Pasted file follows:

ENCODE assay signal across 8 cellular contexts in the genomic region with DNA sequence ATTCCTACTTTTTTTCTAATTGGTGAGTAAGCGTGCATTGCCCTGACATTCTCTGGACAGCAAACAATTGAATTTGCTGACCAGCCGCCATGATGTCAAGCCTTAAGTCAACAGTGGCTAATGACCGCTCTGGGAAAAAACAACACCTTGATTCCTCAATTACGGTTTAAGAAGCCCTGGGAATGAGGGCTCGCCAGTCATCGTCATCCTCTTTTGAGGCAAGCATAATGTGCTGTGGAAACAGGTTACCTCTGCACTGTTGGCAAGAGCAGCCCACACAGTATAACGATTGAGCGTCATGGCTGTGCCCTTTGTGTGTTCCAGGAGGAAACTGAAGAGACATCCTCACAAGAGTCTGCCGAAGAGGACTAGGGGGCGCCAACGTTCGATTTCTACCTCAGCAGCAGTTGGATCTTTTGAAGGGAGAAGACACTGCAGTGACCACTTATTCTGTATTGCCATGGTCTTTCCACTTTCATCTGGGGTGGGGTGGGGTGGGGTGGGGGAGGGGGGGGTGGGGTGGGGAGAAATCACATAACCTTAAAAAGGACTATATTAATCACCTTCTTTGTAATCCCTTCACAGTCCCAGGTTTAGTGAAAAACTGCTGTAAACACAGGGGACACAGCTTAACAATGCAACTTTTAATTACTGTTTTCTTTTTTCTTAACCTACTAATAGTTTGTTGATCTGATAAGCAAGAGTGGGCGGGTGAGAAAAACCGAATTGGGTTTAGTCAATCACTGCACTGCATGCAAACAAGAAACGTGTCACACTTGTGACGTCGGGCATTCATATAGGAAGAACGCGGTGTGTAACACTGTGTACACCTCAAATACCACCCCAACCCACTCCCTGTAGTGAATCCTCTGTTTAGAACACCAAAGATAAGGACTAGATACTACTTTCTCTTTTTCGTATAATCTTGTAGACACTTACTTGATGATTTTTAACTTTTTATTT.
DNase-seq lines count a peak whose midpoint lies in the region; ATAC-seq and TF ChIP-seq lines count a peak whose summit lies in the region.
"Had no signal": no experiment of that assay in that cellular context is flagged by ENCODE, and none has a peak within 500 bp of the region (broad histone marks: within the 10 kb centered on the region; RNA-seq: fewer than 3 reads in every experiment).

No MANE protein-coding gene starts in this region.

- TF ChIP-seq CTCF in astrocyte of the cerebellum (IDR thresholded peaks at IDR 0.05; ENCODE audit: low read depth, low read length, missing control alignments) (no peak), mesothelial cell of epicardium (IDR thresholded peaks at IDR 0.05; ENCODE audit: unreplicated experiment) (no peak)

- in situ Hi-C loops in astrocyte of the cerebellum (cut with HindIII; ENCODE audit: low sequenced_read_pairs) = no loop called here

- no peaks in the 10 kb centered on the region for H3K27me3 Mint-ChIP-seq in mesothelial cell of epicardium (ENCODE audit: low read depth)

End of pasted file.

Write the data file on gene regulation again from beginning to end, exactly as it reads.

ENCODE assay signal across 8 cellular contexts in the genomic region with DNA sequence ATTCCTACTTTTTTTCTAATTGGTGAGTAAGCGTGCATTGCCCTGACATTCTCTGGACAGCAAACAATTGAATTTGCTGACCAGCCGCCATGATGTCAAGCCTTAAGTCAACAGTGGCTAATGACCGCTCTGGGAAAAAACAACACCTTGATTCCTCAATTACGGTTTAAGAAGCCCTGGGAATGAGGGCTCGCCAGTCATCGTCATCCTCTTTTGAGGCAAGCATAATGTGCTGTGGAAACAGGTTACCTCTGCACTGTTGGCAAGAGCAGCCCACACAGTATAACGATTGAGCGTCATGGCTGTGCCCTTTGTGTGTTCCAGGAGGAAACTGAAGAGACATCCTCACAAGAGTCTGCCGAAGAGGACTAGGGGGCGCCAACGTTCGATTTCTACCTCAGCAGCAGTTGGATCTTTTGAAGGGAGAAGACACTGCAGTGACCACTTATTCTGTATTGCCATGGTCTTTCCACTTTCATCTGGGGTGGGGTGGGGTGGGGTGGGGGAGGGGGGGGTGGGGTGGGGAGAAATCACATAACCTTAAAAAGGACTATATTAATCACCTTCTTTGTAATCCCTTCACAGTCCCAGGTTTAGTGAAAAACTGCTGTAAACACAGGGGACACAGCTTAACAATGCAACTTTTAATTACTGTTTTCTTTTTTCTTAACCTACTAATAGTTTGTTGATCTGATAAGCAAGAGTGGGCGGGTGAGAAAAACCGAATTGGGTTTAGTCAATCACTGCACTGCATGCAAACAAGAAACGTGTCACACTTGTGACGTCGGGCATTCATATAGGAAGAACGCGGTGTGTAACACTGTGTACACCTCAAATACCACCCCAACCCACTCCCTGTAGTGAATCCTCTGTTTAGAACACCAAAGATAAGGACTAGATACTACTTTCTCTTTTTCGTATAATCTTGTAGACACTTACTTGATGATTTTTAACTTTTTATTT.
DNase-seq lines count a peak whose midpoint lies in the region; ATAC-seq and TF ChIP-seq lines count a peak whose summit lies in the region.
"Had no signal": no experiment of that assay in that cellular context is flagged by ENCODE, and none has a peak within 500 bp of the region (broad histone marks: within the 10 kb centered on the region; RNA-seq: fewer than 3 reads in every experiment).

No MANE protein-coding gene starts in this region.

- TF ChIP-seq CTCF in astrocyte of the cerebellum (IDR thresholded peaks at IDR 0.05; ENCODE audit: low read depth, low read length, missing control alignments) (no peak), mesothelial cell of epicardium (IDR thresholded peaks at IDR 0.05; ENCODE audit: unreplicated experiment) (no peak)

- in situ Hi-C loops in astrocyte of the cerebellum (cut with HindIII; ENCODE audit: low sequenced_read_pairs) = no loop called here

- no peaks in the 10 kb centered on the region for H3K27me3 Mint-ChIP-seq in mesothelial cell of epicardium (ENCODE audit: low read depth)